Brent Glass, director emeritus of the Smithsonian's National Museum of American History, will discuss the future of museums on April 11
Museums have long played important roles in collecting and preserving our artistic, scientific and cultural heritage. In recent years, public expectations for museums have increased, while economic support from government and private institutions has decreased. As we enter a new era driven by the rapid evolution of technology, museum operations and management will be forced to adapt while at the same time balancing traditional roles as collection and preservation institutions.
The Future of Museums, featuring Brent Glass, director emeritus of the Smithsonian’s National Museum of American History, will examine prospects and offer recommendations for successful museum management in the 21st century.
The talk, organized by Drexel University’s Antoinette Westphal College of Media Arts & Design and The Academy of Natural Sciences of Drexel University, will take place on Wednesday, April 11, at 7 p.m. at the Academy of Natural Sciences of Drexel University (1900 Benjamin Franklin Parkway, Philadelphia, PA). It is free and open to the public.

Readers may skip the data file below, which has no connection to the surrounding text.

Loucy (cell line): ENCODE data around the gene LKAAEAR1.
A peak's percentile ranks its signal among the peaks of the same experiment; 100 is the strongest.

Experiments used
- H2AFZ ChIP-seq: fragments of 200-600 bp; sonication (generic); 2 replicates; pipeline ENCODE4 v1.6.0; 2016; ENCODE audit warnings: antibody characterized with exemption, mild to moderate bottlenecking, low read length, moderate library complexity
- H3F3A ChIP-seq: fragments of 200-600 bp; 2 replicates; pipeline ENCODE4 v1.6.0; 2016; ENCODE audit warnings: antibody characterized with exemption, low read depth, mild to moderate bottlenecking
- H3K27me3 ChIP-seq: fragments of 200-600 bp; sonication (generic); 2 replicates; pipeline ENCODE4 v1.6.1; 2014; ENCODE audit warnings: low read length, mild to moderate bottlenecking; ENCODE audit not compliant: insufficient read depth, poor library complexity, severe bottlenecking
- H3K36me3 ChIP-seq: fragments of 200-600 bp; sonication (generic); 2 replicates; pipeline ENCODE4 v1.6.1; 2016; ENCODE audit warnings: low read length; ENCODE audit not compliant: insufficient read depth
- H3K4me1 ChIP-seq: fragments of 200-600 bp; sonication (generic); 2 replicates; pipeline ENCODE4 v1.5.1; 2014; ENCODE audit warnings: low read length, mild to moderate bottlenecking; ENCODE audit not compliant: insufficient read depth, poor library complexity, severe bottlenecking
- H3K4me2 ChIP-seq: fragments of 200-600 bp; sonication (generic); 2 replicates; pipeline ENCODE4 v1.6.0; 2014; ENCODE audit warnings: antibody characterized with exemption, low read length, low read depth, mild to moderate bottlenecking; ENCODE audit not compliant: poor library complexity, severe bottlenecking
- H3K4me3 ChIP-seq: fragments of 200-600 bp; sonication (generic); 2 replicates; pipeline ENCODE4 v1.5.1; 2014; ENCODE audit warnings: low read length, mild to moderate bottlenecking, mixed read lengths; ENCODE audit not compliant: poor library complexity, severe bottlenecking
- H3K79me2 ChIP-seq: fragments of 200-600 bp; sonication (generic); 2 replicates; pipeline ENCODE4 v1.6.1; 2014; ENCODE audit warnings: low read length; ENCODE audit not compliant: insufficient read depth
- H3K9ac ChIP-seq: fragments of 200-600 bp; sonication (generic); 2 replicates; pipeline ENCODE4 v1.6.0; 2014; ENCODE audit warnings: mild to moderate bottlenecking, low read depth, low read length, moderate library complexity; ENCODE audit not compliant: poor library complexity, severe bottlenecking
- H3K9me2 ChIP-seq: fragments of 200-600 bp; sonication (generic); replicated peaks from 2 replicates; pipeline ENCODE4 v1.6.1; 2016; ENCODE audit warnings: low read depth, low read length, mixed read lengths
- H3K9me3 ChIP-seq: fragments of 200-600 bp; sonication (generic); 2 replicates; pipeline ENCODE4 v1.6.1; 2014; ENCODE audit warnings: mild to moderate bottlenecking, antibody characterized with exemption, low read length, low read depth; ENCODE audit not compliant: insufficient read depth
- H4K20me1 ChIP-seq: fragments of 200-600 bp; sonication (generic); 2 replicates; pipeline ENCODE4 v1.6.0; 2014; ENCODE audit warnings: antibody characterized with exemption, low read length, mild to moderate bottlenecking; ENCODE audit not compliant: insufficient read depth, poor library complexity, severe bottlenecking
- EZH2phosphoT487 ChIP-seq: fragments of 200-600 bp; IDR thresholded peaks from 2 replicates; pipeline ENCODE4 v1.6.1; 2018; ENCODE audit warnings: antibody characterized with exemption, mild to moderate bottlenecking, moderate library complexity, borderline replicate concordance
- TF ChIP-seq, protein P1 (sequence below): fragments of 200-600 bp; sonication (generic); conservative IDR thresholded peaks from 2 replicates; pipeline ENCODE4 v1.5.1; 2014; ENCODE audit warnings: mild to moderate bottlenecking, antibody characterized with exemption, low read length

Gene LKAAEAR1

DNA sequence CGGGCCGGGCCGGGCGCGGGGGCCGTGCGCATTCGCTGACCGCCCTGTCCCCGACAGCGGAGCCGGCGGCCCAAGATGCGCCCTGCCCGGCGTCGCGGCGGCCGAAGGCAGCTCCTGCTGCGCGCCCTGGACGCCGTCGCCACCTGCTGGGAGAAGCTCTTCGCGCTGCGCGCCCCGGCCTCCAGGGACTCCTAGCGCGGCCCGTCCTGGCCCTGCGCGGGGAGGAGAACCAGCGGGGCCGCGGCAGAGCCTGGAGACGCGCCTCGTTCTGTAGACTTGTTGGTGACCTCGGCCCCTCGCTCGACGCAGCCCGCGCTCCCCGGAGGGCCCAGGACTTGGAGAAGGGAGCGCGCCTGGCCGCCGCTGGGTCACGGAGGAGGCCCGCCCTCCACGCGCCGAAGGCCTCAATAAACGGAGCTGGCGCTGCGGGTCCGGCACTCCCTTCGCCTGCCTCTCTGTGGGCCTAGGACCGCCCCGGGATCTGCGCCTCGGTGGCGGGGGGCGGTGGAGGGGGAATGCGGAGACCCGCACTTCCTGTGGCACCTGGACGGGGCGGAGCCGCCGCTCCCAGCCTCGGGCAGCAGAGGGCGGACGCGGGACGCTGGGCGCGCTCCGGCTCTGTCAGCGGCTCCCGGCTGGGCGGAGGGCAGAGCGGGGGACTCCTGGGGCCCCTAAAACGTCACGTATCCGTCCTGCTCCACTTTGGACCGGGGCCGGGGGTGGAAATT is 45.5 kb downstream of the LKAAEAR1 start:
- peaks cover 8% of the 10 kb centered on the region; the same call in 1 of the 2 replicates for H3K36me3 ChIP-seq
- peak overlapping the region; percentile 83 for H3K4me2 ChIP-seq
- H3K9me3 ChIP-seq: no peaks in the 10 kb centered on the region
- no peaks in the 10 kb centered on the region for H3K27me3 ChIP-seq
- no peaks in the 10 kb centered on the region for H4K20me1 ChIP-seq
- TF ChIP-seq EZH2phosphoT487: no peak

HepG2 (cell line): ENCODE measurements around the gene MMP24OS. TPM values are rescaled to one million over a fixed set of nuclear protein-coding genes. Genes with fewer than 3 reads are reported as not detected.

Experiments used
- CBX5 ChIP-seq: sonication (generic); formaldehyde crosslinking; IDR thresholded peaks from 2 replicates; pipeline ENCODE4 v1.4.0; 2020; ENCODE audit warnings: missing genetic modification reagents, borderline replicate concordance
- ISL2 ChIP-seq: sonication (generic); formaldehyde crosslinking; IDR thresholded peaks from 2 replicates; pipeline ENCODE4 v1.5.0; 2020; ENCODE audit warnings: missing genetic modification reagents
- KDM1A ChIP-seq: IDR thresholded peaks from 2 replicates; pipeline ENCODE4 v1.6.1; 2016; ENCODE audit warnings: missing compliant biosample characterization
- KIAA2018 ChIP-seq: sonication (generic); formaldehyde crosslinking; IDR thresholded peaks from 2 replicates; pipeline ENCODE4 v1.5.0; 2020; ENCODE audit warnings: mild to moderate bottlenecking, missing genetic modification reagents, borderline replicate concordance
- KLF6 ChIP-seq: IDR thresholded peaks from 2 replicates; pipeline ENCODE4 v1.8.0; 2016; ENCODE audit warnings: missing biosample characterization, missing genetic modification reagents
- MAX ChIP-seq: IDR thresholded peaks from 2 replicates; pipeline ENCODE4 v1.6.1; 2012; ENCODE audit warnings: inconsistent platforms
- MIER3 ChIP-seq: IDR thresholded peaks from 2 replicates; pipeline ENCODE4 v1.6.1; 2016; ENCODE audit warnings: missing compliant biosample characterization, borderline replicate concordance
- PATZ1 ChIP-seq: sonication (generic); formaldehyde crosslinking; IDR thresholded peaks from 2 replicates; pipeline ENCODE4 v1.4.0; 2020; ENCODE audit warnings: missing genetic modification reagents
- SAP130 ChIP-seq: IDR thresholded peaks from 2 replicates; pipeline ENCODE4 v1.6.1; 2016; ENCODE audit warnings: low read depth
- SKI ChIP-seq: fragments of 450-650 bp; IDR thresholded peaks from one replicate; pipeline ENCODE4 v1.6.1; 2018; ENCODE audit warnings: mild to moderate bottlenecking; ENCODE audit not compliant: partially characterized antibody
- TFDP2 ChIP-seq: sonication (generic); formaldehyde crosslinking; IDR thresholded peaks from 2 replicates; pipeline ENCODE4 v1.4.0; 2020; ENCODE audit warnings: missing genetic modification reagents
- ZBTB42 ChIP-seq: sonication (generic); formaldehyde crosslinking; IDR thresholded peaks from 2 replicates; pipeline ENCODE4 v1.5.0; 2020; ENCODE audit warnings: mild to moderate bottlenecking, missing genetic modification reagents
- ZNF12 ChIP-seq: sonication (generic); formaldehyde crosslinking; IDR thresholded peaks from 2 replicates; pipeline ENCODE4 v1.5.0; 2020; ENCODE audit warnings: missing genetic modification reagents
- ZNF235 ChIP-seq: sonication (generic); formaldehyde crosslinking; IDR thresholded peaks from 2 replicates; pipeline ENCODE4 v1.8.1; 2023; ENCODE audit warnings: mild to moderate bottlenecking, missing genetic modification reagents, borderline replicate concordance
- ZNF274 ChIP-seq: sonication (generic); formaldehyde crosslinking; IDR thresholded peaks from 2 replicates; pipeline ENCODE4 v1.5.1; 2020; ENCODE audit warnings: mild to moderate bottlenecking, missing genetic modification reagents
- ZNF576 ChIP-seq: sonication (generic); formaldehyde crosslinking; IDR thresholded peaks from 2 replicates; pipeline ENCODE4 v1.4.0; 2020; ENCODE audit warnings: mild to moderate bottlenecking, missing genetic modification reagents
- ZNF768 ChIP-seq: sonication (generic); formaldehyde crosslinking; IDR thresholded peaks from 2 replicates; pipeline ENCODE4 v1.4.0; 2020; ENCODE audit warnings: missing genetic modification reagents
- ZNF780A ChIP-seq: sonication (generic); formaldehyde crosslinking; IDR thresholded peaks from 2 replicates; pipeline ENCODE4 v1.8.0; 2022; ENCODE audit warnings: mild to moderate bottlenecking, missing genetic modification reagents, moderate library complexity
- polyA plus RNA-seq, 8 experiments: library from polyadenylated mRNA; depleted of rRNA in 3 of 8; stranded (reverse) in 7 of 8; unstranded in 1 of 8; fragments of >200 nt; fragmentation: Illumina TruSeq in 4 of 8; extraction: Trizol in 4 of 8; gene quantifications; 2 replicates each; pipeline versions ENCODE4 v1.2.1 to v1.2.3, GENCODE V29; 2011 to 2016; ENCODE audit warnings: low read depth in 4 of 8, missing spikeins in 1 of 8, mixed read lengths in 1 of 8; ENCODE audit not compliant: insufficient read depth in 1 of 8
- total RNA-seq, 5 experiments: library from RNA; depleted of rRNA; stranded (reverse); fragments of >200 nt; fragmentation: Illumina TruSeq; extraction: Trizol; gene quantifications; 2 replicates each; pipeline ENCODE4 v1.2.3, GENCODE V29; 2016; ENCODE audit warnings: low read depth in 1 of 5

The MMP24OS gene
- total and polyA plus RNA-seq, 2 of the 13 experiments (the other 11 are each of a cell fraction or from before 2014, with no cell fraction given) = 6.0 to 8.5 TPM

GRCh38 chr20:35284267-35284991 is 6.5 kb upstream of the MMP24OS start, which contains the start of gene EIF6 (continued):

Glass will lead a discussion on the role of museums in this new era; what partnerships, strategic advantages and opportunities are necessary to remain effective; and, most importantly, how museums can continue in their traditional role as research institutions when faced with dwindling economic resources.
As director of the National Museum of American History, Glass led a two-year, $87 million renovation and development of 20 new exhibitions for the 2008 reopening, including the major exhibitions on The Star-Spangled Banner; Abraham Lincoln: An Extraordinary Life and On the Water: Stories from Maritime America, and 80 public programs and 2,500 theater performances. Since 2008, more than 13 million people visited the institution, a 50 percent increase over previous years, and the museum’s web site has an additional eight million visitors.
Before joining the Smithsonian, Glass served from 1987-2002 as executive director of the Pennsylvania Historical and Museum Commission, managing the largest and most comprehensive state history program in the country, with 25 historical sites and museums, State Archives, State Museum, the State Historic Preservation Office, public history programs and historical publications.